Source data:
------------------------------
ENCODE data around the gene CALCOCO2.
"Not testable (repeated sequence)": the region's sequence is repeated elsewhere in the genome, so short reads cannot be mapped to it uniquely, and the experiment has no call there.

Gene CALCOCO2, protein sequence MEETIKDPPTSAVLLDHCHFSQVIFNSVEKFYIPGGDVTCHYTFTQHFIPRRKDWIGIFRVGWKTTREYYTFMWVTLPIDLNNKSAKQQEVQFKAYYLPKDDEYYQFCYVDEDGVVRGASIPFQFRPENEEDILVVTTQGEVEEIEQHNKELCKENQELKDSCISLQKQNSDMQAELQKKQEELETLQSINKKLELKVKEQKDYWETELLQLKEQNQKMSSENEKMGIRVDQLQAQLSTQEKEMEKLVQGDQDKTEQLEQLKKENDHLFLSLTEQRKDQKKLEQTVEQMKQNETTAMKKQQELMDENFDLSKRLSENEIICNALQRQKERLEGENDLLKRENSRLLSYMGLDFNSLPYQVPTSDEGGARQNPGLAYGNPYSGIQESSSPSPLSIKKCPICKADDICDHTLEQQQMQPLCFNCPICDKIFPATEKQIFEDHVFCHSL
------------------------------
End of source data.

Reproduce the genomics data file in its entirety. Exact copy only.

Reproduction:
ENCODE data around the gene CALCOCO2.
"Not testable (repeated sequence)": the region's sequence is repeated elsewhere in the genome, so short reads cannot be mapped to it uniquely, and the experiment has no call there.

Gene CALCOCO2, protein sequence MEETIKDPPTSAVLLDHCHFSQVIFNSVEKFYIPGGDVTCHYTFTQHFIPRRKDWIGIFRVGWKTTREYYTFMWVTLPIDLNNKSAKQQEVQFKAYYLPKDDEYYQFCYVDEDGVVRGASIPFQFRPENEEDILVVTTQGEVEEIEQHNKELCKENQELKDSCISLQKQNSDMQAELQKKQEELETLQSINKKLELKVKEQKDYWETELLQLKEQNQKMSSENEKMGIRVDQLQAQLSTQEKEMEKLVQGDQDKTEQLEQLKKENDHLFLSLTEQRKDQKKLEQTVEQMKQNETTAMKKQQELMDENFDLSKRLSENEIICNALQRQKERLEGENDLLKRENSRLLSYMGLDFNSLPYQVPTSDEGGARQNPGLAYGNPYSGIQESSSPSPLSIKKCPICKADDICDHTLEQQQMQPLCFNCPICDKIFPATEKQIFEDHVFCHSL